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News | Former McGill employee sues University for job discrimination

Discriminated employee seeks to obtain compensation for unemployment and mental illness

A Hispanic former McGill employee who allegedly faced years of job discrimination and psychological harassment before having his employment terminated is suing McGill University and his former director of operations.

Arturo’s* first lawsuit against McGill University and his director (who has since quit and now resides in Toronto) is for discrimination based on language, ethnic background, and age, and is under review by the Commission des droits de la personne et des droits de la jeunesse (CDPDJ), the Quebec commission on human rights and youth rights. Arturo will be represented by the Center for Research-Action on Race Relations (CRARR). The second lawsuit, through the Commission des normes du travail (CNT), Quebec’s labour board, is for psychological harassment against McGill University as an employer. The first hearing was on May 1, and Arturo was represented by CNT.

Arturo, who has a doctorate in oncology and is originally from South America, was in his fifties when he immigrated to Canada. Shortly thereafter, he was employed at McGill’s Faculty of Medicine as a project administrator at the Rossy Cancer Network (RCN) in March 2012. Following a positive evaluation of his performance in July 2012, he was given the title of Medical/Clinical Liaison.

According to Arturo, everything was going well until February 2013, when a new director of operations was installed at the RCN. Allegedly, after this appointment, discrimination began, continued, and intensified for the next six months until he was fired.

“[The former director] basically marginalized him and practically downgraded him not only in his job, but in the eyes of his colleagues,” said CRARR Executive Director Fo Niemi, Arturo’s representative in the CDPDJ case.

In May 2013, Arturo was stripped of his title of Medical/Clinical Liaison and demoted to project manager. In an email, the director cited inadequate English for this decision, despite Arturo’s 90 per cent score on an English proficiency course at Concordia. As project manager, he cannot be reconsidered for the position of project administrator.

Arturo suspects that his accent, rather than his English proficiency, was the cause of the problem. Niemi agreed that accent was the likely culprit. “Accents are often used as a proxy for racial and ethnic discrimination,” Niemi told The Daily.

Arturo was also systematically excluded from events and activities. “The new boss didn’t talk to me, and the new ones [who were hired by the director] didn’t talk to me,” Arturo alleged. He was kept out of project meetings, even though he was a project manager.

“Accents are often used as a proxy for racial and ethnic discrimination”

Shortly after, through an accidentally leaked email, Arturo discovered that he had the lowest paid salary among his peers. “People who [held] similar positions and some even [employed] later than me had more pay. It’s unfair.”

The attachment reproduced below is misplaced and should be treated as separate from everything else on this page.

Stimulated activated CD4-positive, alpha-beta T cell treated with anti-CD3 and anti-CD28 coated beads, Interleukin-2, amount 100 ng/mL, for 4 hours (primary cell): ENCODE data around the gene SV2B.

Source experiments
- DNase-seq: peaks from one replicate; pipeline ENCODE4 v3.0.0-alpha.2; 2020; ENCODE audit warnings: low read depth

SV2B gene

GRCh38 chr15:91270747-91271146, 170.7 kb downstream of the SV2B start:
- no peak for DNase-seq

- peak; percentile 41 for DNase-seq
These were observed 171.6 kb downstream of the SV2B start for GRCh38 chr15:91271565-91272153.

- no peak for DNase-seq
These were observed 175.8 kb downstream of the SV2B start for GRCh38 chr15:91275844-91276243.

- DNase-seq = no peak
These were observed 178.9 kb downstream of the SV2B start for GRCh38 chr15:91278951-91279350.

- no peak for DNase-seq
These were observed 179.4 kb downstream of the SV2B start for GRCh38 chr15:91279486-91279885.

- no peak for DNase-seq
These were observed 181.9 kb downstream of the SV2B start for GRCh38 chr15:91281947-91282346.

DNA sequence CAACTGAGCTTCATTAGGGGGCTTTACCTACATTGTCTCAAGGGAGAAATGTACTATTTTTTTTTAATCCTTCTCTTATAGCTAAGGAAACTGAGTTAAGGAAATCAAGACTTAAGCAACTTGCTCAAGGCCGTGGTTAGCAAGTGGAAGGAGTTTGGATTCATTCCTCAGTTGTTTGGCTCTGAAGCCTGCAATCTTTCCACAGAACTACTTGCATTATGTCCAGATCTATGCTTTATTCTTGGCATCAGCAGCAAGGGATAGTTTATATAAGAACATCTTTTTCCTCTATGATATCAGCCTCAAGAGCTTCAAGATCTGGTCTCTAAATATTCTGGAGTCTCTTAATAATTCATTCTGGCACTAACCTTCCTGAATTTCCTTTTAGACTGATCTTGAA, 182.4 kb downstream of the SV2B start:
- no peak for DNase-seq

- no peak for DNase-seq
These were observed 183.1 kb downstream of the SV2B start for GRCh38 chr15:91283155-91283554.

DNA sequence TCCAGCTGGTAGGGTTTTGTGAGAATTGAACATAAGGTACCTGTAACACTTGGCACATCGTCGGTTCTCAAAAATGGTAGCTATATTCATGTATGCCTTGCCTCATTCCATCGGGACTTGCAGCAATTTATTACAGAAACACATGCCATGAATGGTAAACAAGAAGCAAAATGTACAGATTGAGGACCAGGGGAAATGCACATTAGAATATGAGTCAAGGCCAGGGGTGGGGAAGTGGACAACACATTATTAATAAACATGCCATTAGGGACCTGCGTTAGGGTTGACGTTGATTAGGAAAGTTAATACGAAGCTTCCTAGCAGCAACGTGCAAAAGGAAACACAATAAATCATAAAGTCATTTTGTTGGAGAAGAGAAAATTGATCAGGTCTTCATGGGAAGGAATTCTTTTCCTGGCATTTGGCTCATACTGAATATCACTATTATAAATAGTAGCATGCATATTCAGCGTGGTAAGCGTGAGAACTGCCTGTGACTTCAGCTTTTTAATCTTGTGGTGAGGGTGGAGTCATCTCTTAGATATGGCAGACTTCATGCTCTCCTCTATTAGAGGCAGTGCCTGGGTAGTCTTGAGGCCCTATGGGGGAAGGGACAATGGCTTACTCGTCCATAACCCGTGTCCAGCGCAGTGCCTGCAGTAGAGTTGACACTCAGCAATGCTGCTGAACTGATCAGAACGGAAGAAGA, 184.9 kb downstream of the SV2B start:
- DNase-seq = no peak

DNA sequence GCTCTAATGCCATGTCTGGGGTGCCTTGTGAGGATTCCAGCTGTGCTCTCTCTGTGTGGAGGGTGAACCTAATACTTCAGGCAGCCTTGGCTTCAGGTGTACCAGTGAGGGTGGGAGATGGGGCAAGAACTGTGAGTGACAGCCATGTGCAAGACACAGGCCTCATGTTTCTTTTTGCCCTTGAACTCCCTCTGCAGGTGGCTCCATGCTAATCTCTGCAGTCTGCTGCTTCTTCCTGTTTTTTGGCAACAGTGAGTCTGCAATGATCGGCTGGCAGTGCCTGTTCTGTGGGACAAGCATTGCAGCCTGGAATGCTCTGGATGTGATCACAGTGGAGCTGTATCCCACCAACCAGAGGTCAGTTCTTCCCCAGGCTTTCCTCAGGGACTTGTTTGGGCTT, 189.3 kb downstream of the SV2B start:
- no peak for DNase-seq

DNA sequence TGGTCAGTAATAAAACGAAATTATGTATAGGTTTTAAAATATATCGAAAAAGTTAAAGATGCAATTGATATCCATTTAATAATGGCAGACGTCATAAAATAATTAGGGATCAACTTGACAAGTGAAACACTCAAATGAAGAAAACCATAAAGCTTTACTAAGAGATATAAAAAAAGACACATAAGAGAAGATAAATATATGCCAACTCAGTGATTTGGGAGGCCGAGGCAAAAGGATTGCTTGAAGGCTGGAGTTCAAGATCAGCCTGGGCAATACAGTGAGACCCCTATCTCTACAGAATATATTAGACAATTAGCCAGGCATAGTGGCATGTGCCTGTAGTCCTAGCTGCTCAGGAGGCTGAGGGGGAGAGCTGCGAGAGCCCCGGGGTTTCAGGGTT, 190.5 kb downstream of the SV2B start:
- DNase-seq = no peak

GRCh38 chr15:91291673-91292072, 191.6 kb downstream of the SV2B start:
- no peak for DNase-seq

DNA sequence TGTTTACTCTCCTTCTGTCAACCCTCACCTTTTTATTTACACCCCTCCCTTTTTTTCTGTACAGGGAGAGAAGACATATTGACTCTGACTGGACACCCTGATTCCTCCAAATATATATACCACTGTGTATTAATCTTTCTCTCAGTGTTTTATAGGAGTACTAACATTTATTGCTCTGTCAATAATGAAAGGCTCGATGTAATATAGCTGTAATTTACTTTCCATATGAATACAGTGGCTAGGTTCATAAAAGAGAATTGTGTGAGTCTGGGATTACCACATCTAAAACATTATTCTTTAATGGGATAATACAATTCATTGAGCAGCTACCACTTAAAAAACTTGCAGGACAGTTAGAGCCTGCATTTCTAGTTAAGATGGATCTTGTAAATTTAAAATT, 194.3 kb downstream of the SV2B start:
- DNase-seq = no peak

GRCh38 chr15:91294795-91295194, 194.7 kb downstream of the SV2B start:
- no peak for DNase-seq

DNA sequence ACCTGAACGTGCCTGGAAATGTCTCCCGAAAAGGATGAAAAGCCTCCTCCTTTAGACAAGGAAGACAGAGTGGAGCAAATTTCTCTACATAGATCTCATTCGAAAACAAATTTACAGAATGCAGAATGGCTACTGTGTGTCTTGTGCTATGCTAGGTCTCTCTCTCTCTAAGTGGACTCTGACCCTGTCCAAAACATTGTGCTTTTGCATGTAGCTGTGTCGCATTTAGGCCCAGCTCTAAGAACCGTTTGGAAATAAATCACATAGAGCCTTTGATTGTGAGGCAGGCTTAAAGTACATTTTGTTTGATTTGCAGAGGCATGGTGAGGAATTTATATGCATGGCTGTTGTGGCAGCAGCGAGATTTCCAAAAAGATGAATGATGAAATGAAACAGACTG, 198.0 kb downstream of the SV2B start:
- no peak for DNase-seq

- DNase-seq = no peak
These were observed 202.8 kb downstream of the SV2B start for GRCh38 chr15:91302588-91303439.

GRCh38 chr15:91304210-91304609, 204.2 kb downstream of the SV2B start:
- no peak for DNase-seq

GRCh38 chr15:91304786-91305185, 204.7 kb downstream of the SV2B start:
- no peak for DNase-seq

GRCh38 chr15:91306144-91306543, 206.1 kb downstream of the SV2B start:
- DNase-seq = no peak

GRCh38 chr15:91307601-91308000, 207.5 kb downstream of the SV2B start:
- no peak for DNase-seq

Arturo’s attempts to contact those at higher positions were not successful and most of the tasks and decisions were handled by the director alone.

“That’s why when they took away from me the position of medical liaison, nobody [said and] will say nothing, and I can say nothing,” said Arturo.

Arturo suspected that the director wanted him to resign, but refused for the sake of his family. “I can’t resign because I need the job. And so [the director of operations] decided to make my life impossible. He told me, ‘things will be worse.’”

“And at the end because I didn’t resign, they fired me.”

In November of 2013, following roughly half a year of job discrimination, the director terminated Arturo’s contract – but not before asking Arturo to hand over information on new projects he had been working on. The director named “restructuring” as the reason for Arturo’s termination, though he never clarified this to Arturo.

“The funny thing is, when he fired me, I felt relieved. I was free, because I had pressure, pressure, pressure at work,” said Arturo.

Arturo developed mild anxiety and depression due to the ongoing harassment at work, and unemployment and his dire financial situation worsened his mental health. He is currently still in counseling and taking prescription drugs for his mental health.

Arturo knew during his employment that future legal action would be taken, so he gathered documentation during his employment for evidence. In January 2014, he took the first steps to file lawsuits against McGill and his former director, who now resides in Toronto but cannot escape these charges.

Arturo is aiming to ensure that the McGill reference in his CV, which has since barred him from pursuing employment, will no longer negatively impact him. He is also working to obtain compensation for unemployment and mental illness, as well as secure job integration at a  position suited to his educational background.

An attempt by the Quebec labour board to secure a meeting between Arturo and McGill for a resolution in regards to psychological damages was unsuccessful. “What McGill proposed did not live up to his needs – not just [his] wants. This man needs a job to support his family and to be reintegrated in the job that he did well and lost simply because of harassment,” Niemi told The Daily.

The first hearing on May 1 was inconclusive; several hearings will be held later this summer. The lawyer representing the University declined to comment on this story.

*Real name has been changed


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